Diabetes damages blood vessels in the rear of the eye. This condition is called diabetic retinopathy. It can lead to vision loss or blindness. You already may have diabetic retinopathy, or be at risk for it. But you can take steps to reduce your risk of vision loss from this condition.
In patients with diabetes, the body is unable to effectively make or process insulin, the hormone that regulates the level of sugar in the blood. Diabetes can interfere with the normal functioning of many parts of the body, including the eyes. Diabetic retinopathy is a common vision problem that affects diabetics.
Signs and SymptomsThe effect of diabetic retinopathy on vision varies widely, depending on the stage of the disease. Some common symptoms of the disease are listed below:
- Blurred vision - often linked to blood sugar levels
- Floaters and flashes
- Sudden loss of vision
Though the symptoms listed above can signal diabetic retinopathy, diabetes can cause various other eye symptoms as well. If you are diabetic and experiencing any type of vision problem, you should seek treatment from a doctor immediately. Many diabetic retinopathy patients are examined by an internist or endocrinologist before they are referred to our retina specialists for treatment.
If you would like to be tested for diabetic retinopathy or are seeking treatment for the disease, contact our retina specialists to set up an appointment.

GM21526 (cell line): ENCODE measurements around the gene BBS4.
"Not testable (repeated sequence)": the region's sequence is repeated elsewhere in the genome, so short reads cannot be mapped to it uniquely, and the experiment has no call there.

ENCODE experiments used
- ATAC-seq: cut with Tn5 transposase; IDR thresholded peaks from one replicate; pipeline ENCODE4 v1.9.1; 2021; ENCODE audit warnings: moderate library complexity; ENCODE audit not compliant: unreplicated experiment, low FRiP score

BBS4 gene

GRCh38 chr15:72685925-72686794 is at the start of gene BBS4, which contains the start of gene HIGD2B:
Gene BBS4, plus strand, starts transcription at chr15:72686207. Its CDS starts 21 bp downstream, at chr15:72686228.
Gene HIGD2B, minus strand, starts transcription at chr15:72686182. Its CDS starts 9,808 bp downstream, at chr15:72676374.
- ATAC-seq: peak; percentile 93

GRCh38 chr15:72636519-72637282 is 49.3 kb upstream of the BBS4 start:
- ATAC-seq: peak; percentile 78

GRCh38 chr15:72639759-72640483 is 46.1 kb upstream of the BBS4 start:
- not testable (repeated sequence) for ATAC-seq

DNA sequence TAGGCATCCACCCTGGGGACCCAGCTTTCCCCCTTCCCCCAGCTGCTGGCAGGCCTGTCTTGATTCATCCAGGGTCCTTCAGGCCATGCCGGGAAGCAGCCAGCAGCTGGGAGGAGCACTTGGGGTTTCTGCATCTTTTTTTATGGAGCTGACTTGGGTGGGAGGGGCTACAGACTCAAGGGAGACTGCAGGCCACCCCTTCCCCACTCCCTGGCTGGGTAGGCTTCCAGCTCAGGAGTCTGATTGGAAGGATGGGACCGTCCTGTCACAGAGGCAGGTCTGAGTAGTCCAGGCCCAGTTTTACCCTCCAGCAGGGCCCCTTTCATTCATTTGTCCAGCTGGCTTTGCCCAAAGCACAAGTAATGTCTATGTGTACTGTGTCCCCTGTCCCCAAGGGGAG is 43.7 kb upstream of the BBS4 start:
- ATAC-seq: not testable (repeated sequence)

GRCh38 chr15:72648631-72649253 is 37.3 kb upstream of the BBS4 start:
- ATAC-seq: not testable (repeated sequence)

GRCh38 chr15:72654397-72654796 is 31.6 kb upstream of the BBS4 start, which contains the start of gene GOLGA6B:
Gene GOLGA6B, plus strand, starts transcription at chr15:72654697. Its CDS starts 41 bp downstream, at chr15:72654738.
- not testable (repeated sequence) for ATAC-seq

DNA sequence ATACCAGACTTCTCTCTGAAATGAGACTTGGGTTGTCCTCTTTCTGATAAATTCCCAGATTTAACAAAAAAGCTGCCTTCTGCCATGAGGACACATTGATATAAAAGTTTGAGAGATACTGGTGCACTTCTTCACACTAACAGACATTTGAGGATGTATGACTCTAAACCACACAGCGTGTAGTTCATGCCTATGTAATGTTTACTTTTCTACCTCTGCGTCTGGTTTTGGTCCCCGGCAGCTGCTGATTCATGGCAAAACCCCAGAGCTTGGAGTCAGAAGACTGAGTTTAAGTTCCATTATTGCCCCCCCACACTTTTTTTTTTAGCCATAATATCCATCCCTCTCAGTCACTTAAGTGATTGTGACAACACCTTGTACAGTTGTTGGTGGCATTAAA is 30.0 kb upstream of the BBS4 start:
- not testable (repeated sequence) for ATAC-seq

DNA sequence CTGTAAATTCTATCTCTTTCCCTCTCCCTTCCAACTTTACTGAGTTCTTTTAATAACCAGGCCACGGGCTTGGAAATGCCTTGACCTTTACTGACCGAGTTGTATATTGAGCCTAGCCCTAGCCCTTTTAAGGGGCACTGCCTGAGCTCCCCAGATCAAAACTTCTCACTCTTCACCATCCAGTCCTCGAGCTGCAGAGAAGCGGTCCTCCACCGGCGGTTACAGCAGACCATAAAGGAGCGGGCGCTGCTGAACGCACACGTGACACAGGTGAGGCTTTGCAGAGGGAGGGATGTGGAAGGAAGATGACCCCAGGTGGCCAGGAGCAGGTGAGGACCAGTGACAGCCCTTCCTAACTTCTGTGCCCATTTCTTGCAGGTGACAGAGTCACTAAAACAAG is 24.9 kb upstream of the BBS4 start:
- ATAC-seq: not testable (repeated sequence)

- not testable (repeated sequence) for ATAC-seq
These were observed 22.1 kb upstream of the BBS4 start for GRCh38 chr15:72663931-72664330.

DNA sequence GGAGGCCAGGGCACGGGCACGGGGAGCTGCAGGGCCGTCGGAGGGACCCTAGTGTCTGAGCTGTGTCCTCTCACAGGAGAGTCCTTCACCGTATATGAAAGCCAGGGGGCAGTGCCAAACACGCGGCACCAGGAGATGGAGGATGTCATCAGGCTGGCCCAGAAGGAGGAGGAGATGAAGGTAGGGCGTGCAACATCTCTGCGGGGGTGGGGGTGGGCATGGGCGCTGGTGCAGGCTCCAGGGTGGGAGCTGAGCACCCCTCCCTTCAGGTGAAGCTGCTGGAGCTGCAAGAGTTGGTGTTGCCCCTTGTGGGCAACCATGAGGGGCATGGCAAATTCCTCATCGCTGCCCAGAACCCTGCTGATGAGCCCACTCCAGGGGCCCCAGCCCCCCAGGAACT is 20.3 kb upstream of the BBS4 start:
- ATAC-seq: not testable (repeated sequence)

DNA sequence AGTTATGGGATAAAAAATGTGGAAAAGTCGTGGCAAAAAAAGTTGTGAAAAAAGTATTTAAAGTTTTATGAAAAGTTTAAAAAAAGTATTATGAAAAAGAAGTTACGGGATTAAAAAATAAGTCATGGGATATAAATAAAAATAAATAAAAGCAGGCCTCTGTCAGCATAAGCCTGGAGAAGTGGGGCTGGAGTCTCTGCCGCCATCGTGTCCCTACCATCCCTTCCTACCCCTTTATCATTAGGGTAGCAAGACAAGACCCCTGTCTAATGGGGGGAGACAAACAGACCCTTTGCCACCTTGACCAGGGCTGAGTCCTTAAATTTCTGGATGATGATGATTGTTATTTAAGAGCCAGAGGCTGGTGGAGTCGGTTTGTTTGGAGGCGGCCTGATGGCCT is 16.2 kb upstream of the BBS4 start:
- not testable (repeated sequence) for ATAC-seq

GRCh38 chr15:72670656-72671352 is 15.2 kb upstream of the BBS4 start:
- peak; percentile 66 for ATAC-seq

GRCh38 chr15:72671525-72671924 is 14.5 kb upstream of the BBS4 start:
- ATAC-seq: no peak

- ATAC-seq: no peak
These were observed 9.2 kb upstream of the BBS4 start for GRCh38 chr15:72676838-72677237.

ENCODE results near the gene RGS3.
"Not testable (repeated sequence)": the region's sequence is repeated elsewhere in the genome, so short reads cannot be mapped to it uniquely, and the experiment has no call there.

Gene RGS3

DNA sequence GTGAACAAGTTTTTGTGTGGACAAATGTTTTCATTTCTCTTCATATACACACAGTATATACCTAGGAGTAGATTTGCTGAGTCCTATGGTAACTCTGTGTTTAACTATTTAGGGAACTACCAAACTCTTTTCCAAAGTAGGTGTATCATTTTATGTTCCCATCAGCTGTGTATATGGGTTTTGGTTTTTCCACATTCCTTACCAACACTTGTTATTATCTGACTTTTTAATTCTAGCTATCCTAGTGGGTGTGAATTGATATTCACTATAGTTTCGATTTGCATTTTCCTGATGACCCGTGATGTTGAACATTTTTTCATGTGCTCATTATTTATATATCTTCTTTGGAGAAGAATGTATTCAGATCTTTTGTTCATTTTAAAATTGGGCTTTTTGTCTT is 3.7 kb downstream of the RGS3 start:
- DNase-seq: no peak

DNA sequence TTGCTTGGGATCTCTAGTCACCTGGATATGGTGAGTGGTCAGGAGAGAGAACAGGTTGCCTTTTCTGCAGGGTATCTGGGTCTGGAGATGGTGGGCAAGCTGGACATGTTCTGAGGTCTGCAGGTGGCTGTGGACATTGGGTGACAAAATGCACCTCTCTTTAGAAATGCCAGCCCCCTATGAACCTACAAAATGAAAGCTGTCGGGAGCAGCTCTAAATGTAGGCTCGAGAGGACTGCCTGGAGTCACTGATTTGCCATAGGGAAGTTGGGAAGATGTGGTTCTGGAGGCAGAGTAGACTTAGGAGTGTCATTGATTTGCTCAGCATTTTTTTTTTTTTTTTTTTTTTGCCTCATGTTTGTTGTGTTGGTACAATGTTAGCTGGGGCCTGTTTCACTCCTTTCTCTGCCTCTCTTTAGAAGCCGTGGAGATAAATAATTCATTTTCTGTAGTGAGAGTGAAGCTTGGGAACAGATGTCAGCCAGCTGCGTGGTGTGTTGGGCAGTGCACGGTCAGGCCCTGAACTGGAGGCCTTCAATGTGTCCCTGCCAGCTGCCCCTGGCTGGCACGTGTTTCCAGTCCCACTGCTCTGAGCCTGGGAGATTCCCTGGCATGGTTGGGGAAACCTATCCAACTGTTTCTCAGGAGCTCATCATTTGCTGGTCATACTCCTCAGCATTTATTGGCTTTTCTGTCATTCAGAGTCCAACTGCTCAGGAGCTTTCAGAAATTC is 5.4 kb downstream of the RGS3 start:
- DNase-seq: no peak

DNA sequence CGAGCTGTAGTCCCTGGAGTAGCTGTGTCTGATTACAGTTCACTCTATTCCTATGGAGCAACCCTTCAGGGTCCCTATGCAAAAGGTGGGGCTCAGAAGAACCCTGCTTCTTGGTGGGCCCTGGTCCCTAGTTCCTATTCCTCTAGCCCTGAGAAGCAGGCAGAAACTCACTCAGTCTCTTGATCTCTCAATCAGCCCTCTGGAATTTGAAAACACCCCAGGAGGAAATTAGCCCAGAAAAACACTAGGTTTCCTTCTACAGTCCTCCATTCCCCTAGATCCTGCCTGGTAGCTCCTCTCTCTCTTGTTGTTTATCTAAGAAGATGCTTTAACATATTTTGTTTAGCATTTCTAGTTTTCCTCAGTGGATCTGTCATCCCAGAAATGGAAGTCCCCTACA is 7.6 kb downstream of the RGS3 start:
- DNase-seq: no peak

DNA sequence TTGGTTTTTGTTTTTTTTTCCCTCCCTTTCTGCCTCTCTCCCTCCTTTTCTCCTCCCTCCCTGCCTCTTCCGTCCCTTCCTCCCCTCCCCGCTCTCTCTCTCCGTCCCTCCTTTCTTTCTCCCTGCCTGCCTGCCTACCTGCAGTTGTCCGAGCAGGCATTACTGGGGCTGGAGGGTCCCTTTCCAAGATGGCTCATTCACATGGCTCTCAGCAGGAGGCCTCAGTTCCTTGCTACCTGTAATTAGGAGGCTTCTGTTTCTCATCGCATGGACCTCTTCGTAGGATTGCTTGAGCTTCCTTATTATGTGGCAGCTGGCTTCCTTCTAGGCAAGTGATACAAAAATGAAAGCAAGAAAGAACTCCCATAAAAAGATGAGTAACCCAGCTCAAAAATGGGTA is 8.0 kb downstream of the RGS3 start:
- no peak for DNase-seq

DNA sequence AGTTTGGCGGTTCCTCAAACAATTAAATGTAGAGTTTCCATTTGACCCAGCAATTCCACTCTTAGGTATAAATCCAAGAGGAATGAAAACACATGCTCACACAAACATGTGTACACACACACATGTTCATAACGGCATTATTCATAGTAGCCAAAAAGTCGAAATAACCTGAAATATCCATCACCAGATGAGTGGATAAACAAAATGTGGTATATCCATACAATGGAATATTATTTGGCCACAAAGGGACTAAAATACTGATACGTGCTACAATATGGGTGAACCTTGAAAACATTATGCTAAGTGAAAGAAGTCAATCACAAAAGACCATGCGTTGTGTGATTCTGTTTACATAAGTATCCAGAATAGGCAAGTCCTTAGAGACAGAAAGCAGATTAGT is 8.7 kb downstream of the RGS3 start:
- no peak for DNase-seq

Pregnancy and diabetic retinopathy : - Pregnancy can make diabetic retinopathy worse. If you are thinking of having a baby, see your eye doctor right away. If possible, he or she should examine your eyes before you become pregnant as well as during your pregnancy. (especially during the first three months )
HOW IS DIABETIC RETINOPATHY DIAGNOSED?
A complete eye examination is required for the detection of diabetic retinopathy. We perform a painless examination of the retina of the eye using an instrument called the indirect ophthalmoscope after dilating the pupils. If diabetic retinopathy is found, a special test called fluorescein angiography may be performed where a dye is injected in the vein and photographs of the retina are taken.
Effect of Diabetes on the RetinaPeople with diabetes have an increased chance of developing a variety of eye problems, including cataracts and glaucoma. However, the effect of diabetes on the retina is the most serious threat to vision. Typically, changes begin to take place in the retina after a patient has been living with diabetes for 10 to 15 years. The effect of diabetes on the retina and vitreous is called diabetic retinopathy.
Over time, diabetes begins to affect the circulatory system of the retina. In the earliest phase of the disease, known as background diabetic retinopathy, the arteries in the retina become weakened and leak, forming small, dot-like hemorrhages. These leaking vessels often lead to swelling or edema in the retina, which may result in decreased vision.